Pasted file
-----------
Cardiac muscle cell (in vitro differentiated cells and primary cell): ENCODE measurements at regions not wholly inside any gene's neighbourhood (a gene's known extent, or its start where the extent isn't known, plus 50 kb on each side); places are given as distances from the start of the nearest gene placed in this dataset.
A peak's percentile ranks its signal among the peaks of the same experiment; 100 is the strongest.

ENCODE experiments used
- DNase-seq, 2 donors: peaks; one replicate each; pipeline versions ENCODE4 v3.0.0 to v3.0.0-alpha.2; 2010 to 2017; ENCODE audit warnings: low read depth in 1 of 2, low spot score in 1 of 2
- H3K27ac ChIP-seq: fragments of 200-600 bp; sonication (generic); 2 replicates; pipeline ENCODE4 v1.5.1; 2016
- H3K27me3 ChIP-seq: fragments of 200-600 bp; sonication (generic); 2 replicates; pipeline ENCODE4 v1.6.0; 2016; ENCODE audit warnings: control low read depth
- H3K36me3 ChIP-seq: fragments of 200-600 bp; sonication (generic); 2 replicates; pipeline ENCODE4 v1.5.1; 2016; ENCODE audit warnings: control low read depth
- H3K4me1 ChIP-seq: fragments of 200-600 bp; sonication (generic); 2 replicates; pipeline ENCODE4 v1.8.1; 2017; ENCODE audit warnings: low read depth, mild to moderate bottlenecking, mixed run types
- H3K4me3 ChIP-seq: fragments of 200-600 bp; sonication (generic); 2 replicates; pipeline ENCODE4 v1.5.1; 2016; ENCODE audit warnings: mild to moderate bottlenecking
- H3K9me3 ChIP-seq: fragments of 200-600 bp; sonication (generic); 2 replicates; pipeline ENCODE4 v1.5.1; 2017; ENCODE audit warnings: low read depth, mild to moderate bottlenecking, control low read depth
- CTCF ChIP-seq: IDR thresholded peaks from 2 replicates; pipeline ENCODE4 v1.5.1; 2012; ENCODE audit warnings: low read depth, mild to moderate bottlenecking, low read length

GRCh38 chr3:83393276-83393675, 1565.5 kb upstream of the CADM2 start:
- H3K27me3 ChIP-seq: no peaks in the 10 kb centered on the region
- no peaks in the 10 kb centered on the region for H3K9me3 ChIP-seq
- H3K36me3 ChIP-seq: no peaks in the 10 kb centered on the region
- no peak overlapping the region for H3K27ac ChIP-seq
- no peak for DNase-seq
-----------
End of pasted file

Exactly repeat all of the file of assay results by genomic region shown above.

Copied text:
Cardiac muscle cell (in vitro differentiated cells and primary cell): ENCODE measurements at regions not wholly inside any gene's neighbourhood (a gene's known extent, or its start where the extent isn't known, plus 50 kb on each side); places are given as distances from the start of the nearest gene placed in this dataset.
A peak's percentile ranks its signal among the peaks of the same experiment; 100 is the strongest.

ENCODE experiments used
- DNase-seq, 2 donors: peaks; one replicate each; pipeline versions ENCODE4 v3.0.0 to v3.0.0-alpha.2; 2010 to 2017; ENCODE audit warnings: low read depth in 1 of 2, low spot score in 1 of 2
- H3K27ac ChIP-seq: fragments of 200-600 bp; sonication (generic); 2 replicates; pipeline ENCODE4 v1.5.1; 2016
- H3K27me3 ChIP-seq: fragments of 200-600 bp; sonication (generic); 2 replicates; pipeline ENCODE4 v1.6.0; 2016; ENCODE audit warnings: control low read depth
- H3K36me3 ChIP-seq: fragments of 200-600 bp; sonication (generic); 2 replicates; pipeline ENCODE4 v1.5.1; 2016; ENCODE audit warnings: control low read depth
- H3K4me1 ChIP-seq: fragments of 200-600 bp; sonication (generic); 2 replicates; pipeline ENCODE4 v1.8.1; 2017; ENCODE audit warnings: low read depth, mild to moderate bottlenecking, mixed run types
- H3K4me3 ChIP-seq: fragments of 200-600 bp; sonication (generic); 2 replicates; pipeline ENCODE4 v1.5.1; 2016; ENCODE audit warnings: mild to moderate bottlenecking
- H3K9me3 ChIP-seq: fragments of 200-600 bp; sonication (generic); 2 replicates; pipeline ENCODE4 v1.5.1; 2017; ENCODE audit warnings: low read depth, mild to moderate bottlenecking, control low read depth
- CTCF ChIP-seq: IDR thresholded peaks from 2 replicates; pipeline ENCODE4 v1.5.1; 2012; ENCODE audit warnings: low read depth, mild to moderate bottlenecking, low read length

GRCh38 chr3:83393276-83393675, 1565.5 kb upstream of the CADM2 start:
- H3K27me3 ChIP-seq: no peaks in the 10 kb centered on the region
- no peaks in the 10 kb centered on the region for H3K9me3 ChIP-seq
- H3K36me3 ChIP-seq: no peaks in the 10 kb centered on the region
- no peak overlapping the region for H3K27ac ChIP-seq
- no peak for DNase-seq